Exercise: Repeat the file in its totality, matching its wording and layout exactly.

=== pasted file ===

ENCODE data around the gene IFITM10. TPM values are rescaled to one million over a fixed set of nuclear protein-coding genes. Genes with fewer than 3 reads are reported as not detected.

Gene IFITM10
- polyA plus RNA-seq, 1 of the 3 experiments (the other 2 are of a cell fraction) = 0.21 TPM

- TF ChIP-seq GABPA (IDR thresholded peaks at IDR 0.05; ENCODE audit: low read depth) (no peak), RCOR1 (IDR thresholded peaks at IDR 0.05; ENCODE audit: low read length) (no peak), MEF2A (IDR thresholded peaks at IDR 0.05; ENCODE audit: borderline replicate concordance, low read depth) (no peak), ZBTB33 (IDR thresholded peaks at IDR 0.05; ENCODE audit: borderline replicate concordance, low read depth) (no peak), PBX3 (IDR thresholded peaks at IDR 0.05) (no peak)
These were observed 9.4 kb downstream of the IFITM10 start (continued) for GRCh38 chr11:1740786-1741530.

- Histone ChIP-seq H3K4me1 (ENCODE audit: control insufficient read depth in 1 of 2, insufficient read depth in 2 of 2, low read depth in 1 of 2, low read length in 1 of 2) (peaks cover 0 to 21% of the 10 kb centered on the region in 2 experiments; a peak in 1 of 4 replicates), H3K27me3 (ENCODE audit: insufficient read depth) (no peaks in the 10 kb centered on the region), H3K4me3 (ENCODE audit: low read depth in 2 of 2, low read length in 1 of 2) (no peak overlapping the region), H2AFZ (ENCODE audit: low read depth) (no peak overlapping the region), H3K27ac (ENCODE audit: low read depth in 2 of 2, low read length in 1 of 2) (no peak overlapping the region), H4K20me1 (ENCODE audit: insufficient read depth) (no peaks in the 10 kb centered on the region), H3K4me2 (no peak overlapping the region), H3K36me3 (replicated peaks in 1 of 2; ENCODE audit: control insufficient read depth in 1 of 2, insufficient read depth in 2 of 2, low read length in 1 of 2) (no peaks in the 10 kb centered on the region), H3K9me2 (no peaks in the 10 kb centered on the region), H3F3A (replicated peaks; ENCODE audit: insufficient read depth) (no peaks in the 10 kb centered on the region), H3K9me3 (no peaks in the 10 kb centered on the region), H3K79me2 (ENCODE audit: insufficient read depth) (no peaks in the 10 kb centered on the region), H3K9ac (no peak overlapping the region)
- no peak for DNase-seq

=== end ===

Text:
ENCODE data around the gene IFITM10. TPM values are rescaled to one million over a fixed set of nuclear protein-coding genes. Genes with fewer than 3 reads are reported as not detected.

Gene IFITM10
- polyA plus RNA-seq, 1 of the 3 experiments (the other 2 are of a cell fraction) = 0.21 TPM

- TF ChIP-seq GABPA (IDR thresholded peaks at IDR 0.05; ENCODE audit: low read depth) (no peak), RCOR1 (IDR thresholded peaks at IDR 0.05; ENCODE audit: low read length) (no peak), MEF2A (IDR thresholded peaks at IDR 0.05; ENCODE audit: borderline replicate concordance, low read depth) (no peak), ZBTB33 (IDR thresholded peaks at IDR 0.05; ENCODE audit: borderline replicate concordance, low read depth) (no peak), PBX3 (IDR thresholded peaks at IDR 0.05) (no peak)
These were observed 9.4 kb downstream of the IFITM10 start (continued) for GRCh38 chr11:1740786-1741530.

- Histone ChIP-seq H3K4me1 (ENCODE audit: control insufficient read depth in 1 of 2, insufficient read depth in 2 of 2, low read depth in 1 of 2, low read length in 1 of 2) (peaks cover 0 to 21% of the 10 kb centered on the region in 2 experiments; a peak in 1 of 4 replicates), H3K27me3 (ENCODE audit: insufficient read depth) (no peaks in the 10 kb centered on the region), H3K4me3 (ENCODE audit: low read depth in 2 of 2, low read length in 1 of 2) (no peak overlapping the region), H2AFZ (ENCODE audit: low read depth) (no peak overlapping the region), H3K27ac (ENCODE audit: low read depth in 2 of 2, low read length in 1 of 2) (no peak overlapping the region), H4K20me1 (ENCODE audit: insufficient read depth) (no peaks in the 10 kb centered on the region), H3K4me2 (no peak overlapping the region), H3K36me3 (replicated peaks in 1 of 2; ENCODE audit: control insufficient read depth in 1 of 2, insufficient read depth in 2 of 2, low read length in 1 of 2) (no peaks in the 10 kb centered on the region), H3K9me2 (no peaks in the 10 kb centered on the region), H3F3A (replicated peaks; ENCODE audit: insufficient read depth) (no peaks in the 10 kb centered on the region), H3K9me3 (no peaks in the 10 kb centered on the region), H3K79me2 (ENCODE audit: insufficient read depth) (no peaks in the 10 kb centered on the region), H3K9ac (no peak overlapping the region)
- no peak for DNase-seq